Well, I would like to hear what you think! Please, share your thoughts with me!
Internet marketing course 2012Posted by Veronika Thu, January 19, 2012 12:48:45
Our course is on and running, with a speed that has exceeded our expectations. Today, on Thursday, January 19th, we already have 13 functioning blogs on our course Facebook page. You guys are amasing when you do what you like and in the ways you like!
The active presence of the course on the Facebook has completely erased the boundaries between the classroom and the living room, at least for me, since the intention to go and check what is happening on BrandBa.se is too strong! I feel that I also have to keep that pace, if not by posting the exciting videos and pictures then, at least, by some ideas worth sharing with you and, hopefully, some other readers.
My major challenge and dilemma with this course is how to make sense of the technologies that have already changed our ways to communicate, teach, learn, develop relationhips, etc. These technologies, which I'm only starting to learn more about, are extremely powerful and too easy-to-use. By saying that they are TOO easy, I mean that their user-friendliness allows us to do things on-line without questioning them and, probably, even do things we would have refrained from doing off-line (e.g. check on each other's photos).
Another issue with these technologies is their extreme appeal for action. We are not only engaged in the behaviours that we would have hardly imagined doing off-line but we are also encouraged to act faster and faster. For example, in our course you have to set up your blogs fast to be able to develop them into valuable assets in 8 weeks. Choosing the topic, title, target audience and first content as well as people to work with in a time-span of few hours! The rest of time wil be spent on making good sense of what you have created: personally, in a group and together with your readers.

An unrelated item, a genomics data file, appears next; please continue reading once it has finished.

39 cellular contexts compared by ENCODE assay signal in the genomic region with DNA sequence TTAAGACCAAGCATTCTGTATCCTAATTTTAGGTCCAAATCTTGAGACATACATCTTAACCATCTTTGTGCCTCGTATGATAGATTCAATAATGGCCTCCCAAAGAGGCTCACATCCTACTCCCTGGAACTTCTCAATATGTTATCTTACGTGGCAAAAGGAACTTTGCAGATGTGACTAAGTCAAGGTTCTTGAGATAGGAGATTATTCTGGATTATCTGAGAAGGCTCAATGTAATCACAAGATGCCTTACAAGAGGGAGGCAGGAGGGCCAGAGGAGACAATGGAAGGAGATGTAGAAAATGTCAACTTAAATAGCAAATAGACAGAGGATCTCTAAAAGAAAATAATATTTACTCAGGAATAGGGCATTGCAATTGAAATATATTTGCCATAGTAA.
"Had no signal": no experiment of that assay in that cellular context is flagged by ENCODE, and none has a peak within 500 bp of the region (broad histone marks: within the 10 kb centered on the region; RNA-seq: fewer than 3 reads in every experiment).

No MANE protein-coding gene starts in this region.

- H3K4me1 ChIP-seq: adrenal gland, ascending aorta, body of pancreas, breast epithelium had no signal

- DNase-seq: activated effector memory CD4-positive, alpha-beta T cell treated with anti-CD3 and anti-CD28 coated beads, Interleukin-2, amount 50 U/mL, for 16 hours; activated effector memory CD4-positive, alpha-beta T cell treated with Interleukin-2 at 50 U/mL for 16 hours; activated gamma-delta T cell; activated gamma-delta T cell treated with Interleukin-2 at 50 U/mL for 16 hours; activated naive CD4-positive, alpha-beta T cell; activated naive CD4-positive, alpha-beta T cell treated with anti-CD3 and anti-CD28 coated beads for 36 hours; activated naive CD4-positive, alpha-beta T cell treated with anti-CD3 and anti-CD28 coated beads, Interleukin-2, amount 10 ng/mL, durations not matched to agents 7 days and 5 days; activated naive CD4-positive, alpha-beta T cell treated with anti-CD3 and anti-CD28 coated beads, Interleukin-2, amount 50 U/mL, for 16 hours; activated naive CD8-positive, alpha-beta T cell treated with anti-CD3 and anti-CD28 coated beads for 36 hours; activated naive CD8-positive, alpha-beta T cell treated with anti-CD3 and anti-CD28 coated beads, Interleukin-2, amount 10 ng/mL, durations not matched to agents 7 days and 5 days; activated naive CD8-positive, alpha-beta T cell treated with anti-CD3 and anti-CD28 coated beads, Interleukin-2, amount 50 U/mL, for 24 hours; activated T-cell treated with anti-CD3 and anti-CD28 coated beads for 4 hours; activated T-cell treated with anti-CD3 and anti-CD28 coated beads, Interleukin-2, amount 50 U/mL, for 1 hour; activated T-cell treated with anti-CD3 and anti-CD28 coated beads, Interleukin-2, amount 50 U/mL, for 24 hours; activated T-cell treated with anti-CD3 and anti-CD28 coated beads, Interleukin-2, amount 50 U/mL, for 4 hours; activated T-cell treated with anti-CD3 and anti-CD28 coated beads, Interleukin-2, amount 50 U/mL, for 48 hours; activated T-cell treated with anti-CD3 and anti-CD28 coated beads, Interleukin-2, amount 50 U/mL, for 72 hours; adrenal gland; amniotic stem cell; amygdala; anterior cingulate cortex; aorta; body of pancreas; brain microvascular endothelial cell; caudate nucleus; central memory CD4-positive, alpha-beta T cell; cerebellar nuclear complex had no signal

That sense-making will ideally take place not only at your group meetings on- and off-line but also during our meetings at lectures and seminars. The stuff you are going to read is fragmented, not always nicely framed, repetitive. You will have to package and re-package it on your own and to read it selectively. I'm at your disposal to discuss the ideas we have not mentioned in the class. We can do it here, on the Facebook page and, of course, when we meet.
To finish the today's reflections:
You can't think your way into a new way of living; you have to live your way into a new way of thinking.
Internet marketing course 2012Posted by Veronika Sun, January 15, 2012 23:02:28
Exciting! Our brand-new course starts tomorrow. Since June 2011, Sean Duffy and I have brainstormed this course as it evolved. Topics have been chosen, articles picked up, frameworks designed. We have mailed back and forth, most recently (for 3 last weeks) between Montevideo in Uruguay and Malmö in Sweden. Many times I wondered whether all that would work at all...But now, we are at the very start, with all resources needed and our enormous motivation to make this course work! This is the first time when I have basically NO idea of how my teaching will go and especiallyhow it will end up. And this is what makes me so thrilled. I know that Sean,probably, feels the same...The stakes are high and the game is on. Good luck, Sean, my students and myself!